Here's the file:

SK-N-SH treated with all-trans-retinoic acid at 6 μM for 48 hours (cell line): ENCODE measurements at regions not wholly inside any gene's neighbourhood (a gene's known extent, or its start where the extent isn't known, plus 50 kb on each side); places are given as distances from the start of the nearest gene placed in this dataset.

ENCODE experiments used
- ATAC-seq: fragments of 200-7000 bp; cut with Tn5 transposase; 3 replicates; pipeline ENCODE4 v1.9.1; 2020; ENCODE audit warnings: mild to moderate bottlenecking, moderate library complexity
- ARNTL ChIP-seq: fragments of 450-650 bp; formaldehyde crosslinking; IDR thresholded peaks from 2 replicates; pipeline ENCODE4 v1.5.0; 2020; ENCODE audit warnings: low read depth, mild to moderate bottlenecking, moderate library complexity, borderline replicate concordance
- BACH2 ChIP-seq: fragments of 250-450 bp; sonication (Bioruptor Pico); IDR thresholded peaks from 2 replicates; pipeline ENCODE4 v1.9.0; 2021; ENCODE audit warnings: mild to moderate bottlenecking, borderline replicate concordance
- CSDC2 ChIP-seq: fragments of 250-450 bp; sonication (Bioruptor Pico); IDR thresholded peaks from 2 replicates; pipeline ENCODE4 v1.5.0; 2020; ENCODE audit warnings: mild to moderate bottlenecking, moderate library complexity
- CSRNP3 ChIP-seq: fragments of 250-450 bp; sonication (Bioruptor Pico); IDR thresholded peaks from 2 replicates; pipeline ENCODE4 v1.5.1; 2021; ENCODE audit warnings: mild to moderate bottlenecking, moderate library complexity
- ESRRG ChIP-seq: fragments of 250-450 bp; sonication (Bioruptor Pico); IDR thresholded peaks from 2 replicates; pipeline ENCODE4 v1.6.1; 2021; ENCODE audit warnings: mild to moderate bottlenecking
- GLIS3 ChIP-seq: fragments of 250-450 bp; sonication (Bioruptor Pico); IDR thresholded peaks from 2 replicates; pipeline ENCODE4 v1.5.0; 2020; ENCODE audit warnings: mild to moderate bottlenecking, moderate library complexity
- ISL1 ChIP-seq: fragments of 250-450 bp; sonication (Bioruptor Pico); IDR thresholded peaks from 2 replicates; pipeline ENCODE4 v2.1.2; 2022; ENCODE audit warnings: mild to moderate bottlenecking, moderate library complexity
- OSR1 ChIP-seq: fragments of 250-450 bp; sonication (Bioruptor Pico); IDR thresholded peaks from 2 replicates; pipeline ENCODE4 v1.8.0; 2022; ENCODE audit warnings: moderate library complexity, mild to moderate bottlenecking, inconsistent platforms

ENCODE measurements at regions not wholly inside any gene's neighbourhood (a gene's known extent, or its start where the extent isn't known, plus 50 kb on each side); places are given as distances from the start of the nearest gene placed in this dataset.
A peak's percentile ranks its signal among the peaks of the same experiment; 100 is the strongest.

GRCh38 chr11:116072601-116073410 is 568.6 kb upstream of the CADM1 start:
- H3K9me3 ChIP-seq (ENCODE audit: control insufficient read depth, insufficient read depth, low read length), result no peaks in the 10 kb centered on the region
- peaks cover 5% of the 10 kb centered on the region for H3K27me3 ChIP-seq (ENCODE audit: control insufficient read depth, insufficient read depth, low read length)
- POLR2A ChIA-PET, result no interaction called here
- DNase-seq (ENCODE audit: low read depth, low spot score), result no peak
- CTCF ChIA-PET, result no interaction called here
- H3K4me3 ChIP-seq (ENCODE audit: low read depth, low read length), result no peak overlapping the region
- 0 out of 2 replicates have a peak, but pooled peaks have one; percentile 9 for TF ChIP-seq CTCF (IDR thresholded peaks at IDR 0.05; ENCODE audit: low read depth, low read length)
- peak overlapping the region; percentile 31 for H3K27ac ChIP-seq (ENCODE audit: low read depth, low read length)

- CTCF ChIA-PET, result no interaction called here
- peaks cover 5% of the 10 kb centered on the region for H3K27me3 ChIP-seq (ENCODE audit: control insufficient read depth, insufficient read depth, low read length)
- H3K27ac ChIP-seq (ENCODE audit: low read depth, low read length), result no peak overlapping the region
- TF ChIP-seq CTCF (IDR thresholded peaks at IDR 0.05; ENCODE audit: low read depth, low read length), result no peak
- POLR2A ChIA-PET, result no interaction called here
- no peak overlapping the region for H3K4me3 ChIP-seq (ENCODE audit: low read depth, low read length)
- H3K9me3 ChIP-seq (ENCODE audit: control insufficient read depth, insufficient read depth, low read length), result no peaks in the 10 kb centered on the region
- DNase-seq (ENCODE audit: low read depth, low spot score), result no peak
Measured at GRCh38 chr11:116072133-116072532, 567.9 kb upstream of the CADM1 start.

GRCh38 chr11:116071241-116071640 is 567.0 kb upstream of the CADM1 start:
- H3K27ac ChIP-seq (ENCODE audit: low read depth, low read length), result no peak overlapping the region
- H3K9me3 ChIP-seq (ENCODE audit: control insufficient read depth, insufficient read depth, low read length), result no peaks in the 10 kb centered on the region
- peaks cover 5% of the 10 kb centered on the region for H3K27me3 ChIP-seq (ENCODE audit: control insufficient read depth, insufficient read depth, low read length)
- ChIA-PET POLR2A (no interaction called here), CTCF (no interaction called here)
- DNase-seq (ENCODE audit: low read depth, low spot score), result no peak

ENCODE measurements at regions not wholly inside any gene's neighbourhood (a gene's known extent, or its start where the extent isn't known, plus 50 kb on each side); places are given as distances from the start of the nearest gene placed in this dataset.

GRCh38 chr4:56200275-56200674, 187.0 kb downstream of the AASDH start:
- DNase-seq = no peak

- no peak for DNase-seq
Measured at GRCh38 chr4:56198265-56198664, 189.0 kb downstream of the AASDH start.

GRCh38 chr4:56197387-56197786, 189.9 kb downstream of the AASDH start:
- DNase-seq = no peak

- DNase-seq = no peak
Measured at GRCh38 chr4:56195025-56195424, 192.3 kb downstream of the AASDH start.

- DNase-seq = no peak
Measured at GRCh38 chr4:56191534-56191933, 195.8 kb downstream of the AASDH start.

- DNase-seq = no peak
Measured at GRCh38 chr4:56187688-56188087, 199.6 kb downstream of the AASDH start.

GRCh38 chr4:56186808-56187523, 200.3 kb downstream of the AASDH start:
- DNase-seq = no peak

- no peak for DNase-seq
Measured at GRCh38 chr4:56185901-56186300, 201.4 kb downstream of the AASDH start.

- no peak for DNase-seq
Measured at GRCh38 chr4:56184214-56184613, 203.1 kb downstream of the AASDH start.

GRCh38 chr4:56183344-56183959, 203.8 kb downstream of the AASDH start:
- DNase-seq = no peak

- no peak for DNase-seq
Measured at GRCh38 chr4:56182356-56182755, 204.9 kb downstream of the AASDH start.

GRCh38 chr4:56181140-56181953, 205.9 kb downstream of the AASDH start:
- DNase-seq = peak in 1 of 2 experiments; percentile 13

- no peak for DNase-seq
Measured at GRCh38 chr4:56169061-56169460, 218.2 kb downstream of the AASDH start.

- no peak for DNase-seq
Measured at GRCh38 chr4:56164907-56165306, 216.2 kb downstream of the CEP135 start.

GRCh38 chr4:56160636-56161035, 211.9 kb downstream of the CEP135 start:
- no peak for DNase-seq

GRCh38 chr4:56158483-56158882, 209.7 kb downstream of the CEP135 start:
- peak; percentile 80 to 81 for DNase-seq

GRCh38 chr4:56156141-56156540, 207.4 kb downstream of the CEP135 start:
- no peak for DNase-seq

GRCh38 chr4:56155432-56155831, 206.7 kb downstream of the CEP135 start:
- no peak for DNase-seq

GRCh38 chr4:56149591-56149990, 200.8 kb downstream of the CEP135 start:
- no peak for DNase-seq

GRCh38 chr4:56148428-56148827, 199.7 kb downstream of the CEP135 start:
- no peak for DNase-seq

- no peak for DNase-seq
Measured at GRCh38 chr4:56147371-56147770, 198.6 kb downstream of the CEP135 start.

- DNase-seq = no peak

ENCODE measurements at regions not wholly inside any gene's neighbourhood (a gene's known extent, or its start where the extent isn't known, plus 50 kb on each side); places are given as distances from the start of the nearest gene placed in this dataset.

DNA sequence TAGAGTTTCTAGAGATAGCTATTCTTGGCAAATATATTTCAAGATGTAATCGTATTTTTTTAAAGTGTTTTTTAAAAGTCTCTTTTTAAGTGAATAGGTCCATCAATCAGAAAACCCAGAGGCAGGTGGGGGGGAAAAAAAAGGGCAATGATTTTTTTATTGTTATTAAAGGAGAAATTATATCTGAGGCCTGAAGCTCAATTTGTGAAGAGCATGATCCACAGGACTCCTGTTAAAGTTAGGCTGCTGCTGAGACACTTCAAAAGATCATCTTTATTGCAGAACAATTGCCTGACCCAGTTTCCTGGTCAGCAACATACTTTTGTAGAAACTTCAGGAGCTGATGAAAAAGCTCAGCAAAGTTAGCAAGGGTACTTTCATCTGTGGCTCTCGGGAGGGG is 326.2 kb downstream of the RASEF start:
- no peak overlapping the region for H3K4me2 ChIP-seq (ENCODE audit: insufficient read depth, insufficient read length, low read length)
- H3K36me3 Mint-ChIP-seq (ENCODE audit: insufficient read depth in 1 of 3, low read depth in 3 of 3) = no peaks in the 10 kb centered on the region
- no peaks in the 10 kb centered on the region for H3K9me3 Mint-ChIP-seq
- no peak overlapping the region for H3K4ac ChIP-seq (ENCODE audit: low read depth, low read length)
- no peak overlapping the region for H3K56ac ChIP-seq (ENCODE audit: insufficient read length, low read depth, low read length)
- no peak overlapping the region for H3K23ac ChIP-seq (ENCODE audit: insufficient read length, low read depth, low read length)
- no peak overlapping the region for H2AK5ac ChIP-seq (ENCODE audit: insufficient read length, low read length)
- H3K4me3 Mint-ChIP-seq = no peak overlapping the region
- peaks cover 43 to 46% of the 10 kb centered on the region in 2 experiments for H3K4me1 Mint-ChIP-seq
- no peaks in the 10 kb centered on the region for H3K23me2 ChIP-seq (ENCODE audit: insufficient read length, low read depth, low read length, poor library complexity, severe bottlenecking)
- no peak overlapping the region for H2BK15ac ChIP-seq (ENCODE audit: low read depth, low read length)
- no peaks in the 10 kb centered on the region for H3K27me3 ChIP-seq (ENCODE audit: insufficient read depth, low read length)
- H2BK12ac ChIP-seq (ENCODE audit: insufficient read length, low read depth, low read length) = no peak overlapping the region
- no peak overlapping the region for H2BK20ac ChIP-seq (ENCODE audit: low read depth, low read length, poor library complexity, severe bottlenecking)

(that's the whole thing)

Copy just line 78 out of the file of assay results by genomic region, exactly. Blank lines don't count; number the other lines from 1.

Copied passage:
- no peak for DNase-seq